16.10 Pathologie



Inleiding


The formation of the heart is a very complex process - errors can occur at every step in its development. They lead to congenital disorders that, due to an incidence of 1 in 1000 newborns, belong to the most frequent birth defects. Chromosomal aberrations are also very frequently associated with heart abnormalities. In the future, it will probably be possible to trace even more congenital malformations back to genetic predispositions when the processes that lead to heart formation are better understood at the molecular level.

In the clinic 4 very frequent heart abnormalities dominate. They make up more than half of the ones that are encountered. They are:

  • VSD = ventricular septal defect (28%)
  • ASD = atrial septal defect (11%)
  • Pulmonary stenosis (9%)
  • PDA= persisting ductus arteriosus (9%)

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Compilation of some of the important diseases or syndromes that derive from heart abnormalities (etiology).



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In addition to pathological heart sounds obtained with a stethoscope, the following clinical signs can indicate cardiac abnormalities:

In infants:

  • Cyanosis of the child (due to a mixture of O2 saturated with O2 unsaturated blood)
  • Poor growth (the baby fails to gain weight)
  • Excessive sweating, mainly when drinking (a big effort for the child
  • Shortness of breath
  • Laziness at nursing (the baby often falls asleep while nursing due to the large effort it must expend)

In older children:

  • Limited somatic resilience
  • Low stamina
  • Tendency for infections


One can also subdivide congenital heart abnormalities according to location and hemodynamic effects. In case of an incomplete separation of the lungs and somatic circulation systems a shunt is formed. With each cardiac contraction the blood goes over from one circulation system to the other according to the different blood pressures in the two systems.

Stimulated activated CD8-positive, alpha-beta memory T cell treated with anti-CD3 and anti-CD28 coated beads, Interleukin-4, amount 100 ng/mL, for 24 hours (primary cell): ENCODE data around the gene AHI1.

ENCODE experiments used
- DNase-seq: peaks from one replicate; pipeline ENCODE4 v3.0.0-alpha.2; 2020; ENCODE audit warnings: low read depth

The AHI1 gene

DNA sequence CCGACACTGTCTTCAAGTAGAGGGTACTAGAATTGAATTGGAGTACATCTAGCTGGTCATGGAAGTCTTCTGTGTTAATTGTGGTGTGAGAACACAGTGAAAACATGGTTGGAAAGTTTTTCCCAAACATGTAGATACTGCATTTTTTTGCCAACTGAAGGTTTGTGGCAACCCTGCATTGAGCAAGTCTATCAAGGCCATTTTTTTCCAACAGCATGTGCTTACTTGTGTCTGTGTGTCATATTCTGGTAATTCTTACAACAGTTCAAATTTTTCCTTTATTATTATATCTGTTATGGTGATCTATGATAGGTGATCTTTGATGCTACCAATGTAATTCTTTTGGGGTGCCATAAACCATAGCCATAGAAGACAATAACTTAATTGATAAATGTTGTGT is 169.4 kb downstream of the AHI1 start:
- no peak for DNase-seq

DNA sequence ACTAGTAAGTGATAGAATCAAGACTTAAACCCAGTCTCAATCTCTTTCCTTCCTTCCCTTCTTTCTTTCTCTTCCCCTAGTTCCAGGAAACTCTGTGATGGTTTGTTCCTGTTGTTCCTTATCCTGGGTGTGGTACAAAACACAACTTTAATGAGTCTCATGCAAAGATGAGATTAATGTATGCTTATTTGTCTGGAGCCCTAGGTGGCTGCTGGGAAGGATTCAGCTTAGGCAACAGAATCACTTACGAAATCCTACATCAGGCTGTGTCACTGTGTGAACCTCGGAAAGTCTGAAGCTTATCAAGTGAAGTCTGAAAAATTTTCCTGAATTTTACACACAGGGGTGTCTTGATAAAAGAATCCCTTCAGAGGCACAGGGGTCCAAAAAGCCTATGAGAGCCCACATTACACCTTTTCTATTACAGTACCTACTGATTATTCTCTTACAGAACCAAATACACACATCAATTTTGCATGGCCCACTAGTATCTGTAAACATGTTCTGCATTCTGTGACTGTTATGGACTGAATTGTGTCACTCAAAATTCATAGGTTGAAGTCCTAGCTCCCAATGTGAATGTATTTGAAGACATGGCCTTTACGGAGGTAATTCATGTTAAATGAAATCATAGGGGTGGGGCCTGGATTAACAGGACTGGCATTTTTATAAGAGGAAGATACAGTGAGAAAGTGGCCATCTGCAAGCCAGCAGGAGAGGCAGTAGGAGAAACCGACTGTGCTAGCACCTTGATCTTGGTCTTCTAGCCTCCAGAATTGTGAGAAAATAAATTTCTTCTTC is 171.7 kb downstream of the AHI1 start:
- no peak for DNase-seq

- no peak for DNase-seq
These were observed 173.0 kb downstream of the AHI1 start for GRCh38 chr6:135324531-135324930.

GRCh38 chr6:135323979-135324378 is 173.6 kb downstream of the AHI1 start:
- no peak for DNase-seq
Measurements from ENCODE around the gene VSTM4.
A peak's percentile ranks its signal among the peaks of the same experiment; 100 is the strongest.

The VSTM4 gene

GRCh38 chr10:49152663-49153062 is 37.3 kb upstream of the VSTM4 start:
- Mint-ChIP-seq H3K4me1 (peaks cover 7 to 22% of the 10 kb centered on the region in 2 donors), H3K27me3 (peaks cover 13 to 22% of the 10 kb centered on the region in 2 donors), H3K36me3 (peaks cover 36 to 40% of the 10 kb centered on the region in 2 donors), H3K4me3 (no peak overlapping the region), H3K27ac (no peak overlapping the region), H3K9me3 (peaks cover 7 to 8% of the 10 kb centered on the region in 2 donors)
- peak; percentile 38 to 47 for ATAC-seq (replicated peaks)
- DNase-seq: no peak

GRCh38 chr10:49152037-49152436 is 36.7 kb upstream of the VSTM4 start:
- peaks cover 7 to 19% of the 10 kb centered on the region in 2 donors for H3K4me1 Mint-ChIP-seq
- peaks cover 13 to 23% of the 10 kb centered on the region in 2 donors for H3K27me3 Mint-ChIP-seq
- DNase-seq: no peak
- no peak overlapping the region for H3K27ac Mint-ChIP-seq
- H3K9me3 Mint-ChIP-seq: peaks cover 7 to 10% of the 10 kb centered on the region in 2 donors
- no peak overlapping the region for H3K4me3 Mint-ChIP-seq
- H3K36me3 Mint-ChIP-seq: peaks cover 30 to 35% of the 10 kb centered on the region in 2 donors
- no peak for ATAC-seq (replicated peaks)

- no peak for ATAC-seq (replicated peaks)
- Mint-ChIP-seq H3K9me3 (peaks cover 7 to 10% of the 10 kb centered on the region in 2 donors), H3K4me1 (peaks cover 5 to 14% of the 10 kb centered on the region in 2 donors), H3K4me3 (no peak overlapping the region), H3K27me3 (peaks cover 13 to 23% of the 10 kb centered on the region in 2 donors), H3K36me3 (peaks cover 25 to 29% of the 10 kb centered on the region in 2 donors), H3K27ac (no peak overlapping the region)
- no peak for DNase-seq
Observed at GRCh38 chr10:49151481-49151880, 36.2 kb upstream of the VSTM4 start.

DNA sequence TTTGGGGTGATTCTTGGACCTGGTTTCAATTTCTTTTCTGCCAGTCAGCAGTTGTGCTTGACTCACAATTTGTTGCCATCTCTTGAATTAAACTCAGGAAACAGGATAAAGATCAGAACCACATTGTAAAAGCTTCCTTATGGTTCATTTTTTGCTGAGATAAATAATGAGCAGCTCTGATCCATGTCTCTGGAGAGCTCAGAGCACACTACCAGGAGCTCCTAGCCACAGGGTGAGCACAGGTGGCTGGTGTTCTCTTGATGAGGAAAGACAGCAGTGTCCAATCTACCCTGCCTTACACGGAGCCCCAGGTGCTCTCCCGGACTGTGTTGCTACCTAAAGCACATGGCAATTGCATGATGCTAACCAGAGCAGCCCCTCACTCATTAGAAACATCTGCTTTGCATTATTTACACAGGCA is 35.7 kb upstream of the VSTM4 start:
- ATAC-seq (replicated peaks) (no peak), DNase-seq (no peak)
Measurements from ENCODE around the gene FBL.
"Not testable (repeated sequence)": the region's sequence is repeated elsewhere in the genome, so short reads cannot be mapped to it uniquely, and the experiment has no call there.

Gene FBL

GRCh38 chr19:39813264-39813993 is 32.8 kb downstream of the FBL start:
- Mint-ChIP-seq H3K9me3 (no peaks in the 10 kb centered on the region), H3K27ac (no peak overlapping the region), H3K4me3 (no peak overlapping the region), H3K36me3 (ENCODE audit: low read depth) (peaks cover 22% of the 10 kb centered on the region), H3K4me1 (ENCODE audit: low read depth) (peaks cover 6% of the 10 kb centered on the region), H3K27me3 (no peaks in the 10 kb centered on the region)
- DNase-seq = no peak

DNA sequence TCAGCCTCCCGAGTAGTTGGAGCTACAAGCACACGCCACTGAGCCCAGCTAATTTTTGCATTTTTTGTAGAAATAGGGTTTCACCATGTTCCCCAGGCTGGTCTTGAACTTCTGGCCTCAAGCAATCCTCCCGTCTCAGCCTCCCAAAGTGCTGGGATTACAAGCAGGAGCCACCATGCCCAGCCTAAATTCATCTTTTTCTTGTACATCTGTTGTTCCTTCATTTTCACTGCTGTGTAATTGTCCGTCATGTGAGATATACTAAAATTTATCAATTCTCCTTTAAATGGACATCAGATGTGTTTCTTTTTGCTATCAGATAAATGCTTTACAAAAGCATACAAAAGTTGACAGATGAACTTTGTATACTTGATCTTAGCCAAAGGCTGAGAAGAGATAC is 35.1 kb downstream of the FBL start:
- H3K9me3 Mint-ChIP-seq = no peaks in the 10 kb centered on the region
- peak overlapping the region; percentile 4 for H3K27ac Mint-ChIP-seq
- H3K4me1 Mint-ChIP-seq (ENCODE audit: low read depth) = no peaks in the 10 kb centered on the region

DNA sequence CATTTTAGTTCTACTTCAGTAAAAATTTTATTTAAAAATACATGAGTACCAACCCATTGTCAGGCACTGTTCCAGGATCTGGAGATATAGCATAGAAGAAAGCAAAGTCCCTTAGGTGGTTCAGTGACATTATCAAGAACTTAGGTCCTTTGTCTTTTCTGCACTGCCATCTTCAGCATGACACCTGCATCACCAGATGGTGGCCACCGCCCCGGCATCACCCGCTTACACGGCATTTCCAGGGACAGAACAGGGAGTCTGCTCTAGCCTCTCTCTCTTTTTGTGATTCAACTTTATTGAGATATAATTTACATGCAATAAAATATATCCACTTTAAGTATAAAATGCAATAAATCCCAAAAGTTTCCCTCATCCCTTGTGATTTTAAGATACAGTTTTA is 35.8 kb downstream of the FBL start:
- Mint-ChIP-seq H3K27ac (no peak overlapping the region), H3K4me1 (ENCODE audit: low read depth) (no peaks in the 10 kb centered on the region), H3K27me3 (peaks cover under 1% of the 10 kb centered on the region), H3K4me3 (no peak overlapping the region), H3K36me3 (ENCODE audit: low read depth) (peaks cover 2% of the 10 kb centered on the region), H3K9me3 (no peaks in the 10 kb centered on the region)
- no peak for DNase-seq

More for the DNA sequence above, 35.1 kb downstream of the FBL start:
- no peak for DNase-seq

Cardiac abnormalities can thus be subdivided into the following three groupings:

  • Anomalies without shunt
  • Anomalies with left-right shunt (normally without cyanosis)
  • Anomalies with right-left shunt (with cyanosis --> mixed blood)

Besides auscultation (with the stethoscope) echocardiography is the most frequently applied diagnostic method for clinical examinations. Cardiac catheter examinations are indicated in complex cardiac abnormalities and before operations.

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In the heart various pressure relationships and O2 saturation values in the blood hold sway in a tight space (illustration)



Right cardiac obstruction (without shunt)


Obstructions, i.e. obstructions of the passages, can occur at various levels in the right side of the heart or in the pulmonary outflow path. Pure obstructions do not result in a mixing of the blood but a massive additional strain on the cardiac muscles because they have to pump against increased resistance.



Pulmonary stenosis (PS)


Isolated PS occurs with a frequency of 9% of all congenital cardiac abnormalities and, combined with other cardiac abnormalities, with a frequency of nearly 21%.

All forms lead to a hindrance of blood flow ejection from the right ventricle to the pulmonary artery. Depending on how big the stenosis is, a pressure stress and a compensatory hypertrophy of the right ventricle develop.

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Constrictions in the region of the right ventricular outflow or of pulmonary arteries can occur at various levels.

An
overview, according to the clinical pictures, of the diagnostic possibilities as well as the therapy.



Tricuspid stenosis


IIt is corrected by a commissurotomy (expansion) of the valve opening rims.



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